A weekday farmers market sponsored by The JBG Companies will open in Twinbrook May 7, bringing an array of new fresh food choices to the community and to the many daytime employees that work in the busy area.
First offerings in the market will feature farm fresh fruits and vegetables from Twin Springs Fruit Farm, handmade artisan breads from Upper Crust Bakery and traditionally cured meats from MeatCrafters. More farm vendors are expected, along with artists and their wares. The arrival of the farmers market will complement the growing presence of mobile food trucks, which are also adding new food options on weekdays in Twinbrook. Both initiatives result from the desire of Twinbrook residents and area workers for a variety of attractions as new offices and residential options arrive.
“Twinbrook is fortunate to have the bones of strong neighborhoods, good transit, roads and workforce,” said Rod Lawrence of The JBG Companies, a major real estate investment and development firm based in Montgomery County. “If we can contribute to the daily working and living experience here with new food options, that’s an extra dimension that makes Twinbrook an even better community.”
The new farmers market will be open from 9:30 to 1:30 every Tuesday, May through November in the courtyard between 5625 and 5635 Fishers Lane, just east of the Twinbrook Metro station.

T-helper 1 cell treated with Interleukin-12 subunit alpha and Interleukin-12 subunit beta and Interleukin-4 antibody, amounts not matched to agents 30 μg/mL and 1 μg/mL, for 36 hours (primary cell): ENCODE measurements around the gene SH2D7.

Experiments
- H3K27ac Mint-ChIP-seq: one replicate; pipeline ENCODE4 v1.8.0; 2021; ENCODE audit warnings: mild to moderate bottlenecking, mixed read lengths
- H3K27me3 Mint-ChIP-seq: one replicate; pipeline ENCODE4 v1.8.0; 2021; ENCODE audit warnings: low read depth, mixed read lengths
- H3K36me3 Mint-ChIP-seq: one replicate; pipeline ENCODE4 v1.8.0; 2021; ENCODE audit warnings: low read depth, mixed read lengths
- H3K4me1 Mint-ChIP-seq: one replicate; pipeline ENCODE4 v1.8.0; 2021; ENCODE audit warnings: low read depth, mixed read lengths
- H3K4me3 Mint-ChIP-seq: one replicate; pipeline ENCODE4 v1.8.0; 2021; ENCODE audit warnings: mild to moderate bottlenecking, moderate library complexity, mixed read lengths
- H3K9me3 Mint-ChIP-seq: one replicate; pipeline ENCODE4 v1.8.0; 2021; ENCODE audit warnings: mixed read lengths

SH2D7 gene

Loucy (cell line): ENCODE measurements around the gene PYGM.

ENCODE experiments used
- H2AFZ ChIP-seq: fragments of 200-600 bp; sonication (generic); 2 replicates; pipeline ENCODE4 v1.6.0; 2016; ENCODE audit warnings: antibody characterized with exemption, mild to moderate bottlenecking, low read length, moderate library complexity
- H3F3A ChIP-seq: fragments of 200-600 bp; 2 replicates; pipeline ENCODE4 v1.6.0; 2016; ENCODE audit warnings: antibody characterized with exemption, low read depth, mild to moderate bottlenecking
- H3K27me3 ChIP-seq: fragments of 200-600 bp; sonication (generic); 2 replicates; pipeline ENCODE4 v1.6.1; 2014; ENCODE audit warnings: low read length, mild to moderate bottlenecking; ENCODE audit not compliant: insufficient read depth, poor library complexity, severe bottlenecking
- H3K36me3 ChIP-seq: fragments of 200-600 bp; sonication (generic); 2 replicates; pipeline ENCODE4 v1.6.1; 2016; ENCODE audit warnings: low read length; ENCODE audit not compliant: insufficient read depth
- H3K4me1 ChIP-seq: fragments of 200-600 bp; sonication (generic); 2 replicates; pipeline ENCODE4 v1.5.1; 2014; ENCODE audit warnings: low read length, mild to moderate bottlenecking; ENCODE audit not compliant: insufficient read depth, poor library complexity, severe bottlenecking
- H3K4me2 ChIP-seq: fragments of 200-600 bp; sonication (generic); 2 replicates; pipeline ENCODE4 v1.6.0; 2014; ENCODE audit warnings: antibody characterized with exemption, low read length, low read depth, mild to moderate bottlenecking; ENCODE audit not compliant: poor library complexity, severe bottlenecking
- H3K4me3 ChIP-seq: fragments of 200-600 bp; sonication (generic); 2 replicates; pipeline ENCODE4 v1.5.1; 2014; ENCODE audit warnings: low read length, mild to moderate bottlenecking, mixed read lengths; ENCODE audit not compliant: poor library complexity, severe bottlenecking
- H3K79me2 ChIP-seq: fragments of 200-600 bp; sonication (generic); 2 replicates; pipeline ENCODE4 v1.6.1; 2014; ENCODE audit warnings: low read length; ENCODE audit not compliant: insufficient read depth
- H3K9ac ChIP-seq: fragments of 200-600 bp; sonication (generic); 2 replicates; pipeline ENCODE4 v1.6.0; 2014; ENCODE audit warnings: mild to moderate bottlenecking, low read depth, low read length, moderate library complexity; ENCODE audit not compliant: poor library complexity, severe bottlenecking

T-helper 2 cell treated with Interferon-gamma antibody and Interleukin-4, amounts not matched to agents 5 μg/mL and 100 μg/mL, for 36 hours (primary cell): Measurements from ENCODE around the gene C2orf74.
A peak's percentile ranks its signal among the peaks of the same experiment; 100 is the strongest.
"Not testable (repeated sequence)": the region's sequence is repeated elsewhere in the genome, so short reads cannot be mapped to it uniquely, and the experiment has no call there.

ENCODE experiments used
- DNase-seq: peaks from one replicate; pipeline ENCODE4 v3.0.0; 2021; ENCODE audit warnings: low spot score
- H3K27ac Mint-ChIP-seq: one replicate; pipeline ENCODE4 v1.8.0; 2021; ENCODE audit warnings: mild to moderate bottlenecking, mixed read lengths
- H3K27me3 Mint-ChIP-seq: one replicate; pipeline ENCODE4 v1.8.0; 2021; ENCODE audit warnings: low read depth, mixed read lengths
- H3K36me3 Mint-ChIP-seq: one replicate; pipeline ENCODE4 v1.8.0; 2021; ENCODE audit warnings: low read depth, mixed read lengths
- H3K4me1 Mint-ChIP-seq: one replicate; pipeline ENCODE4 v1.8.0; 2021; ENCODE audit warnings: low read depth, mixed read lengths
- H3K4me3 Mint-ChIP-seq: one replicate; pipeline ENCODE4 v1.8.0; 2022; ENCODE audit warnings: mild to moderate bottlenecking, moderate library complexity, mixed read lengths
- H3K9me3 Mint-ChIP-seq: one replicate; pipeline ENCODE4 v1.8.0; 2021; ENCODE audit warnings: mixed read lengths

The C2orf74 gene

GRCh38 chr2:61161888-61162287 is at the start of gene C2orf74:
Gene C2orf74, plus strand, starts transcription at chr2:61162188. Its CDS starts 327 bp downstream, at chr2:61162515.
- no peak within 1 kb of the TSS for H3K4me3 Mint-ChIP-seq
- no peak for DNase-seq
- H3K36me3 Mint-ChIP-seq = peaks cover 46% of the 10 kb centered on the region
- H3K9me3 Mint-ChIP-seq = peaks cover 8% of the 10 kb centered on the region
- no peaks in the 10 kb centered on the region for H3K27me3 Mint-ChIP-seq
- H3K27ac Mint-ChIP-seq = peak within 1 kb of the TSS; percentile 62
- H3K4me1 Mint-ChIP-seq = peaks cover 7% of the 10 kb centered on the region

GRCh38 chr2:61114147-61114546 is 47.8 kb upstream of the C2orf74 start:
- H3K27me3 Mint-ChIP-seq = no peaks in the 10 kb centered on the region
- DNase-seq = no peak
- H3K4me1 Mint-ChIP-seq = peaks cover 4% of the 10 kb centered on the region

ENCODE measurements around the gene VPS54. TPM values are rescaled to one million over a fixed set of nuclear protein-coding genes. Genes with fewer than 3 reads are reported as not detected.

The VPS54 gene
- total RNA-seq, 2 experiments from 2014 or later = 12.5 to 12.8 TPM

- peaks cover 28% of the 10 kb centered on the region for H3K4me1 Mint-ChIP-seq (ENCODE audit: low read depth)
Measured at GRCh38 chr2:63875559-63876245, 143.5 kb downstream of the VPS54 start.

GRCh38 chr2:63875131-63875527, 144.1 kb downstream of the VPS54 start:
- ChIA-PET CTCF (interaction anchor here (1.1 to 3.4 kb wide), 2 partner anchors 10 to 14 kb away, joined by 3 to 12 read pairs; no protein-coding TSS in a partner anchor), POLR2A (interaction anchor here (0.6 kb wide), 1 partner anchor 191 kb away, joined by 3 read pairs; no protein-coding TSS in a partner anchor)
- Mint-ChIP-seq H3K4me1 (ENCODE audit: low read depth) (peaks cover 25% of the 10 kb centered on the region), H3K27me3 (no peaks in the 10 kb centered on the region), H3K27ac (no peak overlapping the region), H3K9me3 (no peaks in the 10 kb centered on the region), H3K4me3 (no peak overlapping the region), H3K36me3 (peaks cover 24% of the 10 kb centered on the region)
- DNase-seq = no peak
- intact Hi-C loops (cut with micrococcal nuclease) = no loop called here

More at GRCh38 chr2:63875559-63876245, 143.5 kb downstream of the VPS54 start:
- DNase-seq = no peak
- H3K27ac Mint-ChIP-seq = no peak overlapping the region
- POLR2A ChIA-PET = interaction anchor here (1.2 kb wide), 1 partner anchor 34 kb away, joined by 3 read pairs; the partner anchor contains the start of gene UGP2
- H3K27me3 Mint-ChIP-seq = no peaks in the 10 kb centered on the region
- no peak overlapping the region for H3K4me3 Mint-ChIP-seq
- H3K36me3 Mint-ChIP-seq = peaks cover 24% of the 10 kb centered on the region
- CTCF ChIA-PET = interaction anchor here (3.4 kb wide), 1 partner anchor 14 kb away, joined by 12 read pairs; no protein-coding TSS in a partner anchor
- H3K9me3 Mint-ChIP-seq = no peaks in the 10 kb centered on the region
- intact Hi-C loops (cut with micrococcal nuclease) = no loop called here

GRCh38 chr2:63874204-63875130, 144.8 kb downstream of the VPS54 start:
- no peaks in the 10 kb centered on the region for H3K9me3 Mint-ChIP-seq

JBG recently hosted a Saturday clean-up of Rock Creek Park at its Twinbrook edge, removing more than 5,000 pounds of debris from the stream bed and hillsides. The company has also scheduled a pit stop on Bike-to-Work Day on May 17, at the east end of Fishers Lane. More than 60 people have already signed up for that event and more are welcome by registering at www.twinbrookurbanbynature.com.
Nearly sixty people gathered this morning for an illustrated lecture on the history of Twinbrook by Dr. Richard Longstreth of George Washington University. In the 1940s and 1950s, Joseph Geeraert developed Twinbrook on a 200-acre farm that spanned Viers Mill Road. Geeraert’s Twinbrook was roughly south of Broadwood between Rockville Pike and Baltimore Road, although today Twinbrook is considered to be much larger and runs up to First Avenue (much to the consternation of those who live in the neighborhoods of Viers Mill Village and Silver Rock).
Geeraert was born in Belgium but came to America as a young man, getting started in construction in Takoma Park. Although he had many projects around the Washington, DC region, Twinbrook was his largest, longest running, and most complex development. He built as funding came available and eventually these small developments interconnected to become the neighborhood of houses, schools, churches, library, post office, and shopping centers that we know today. Most people who drive through Twinbrook assume the houses are all the same, but Geeraert modified and enlarged the designs over time to appeal to the changing tastes of buyers.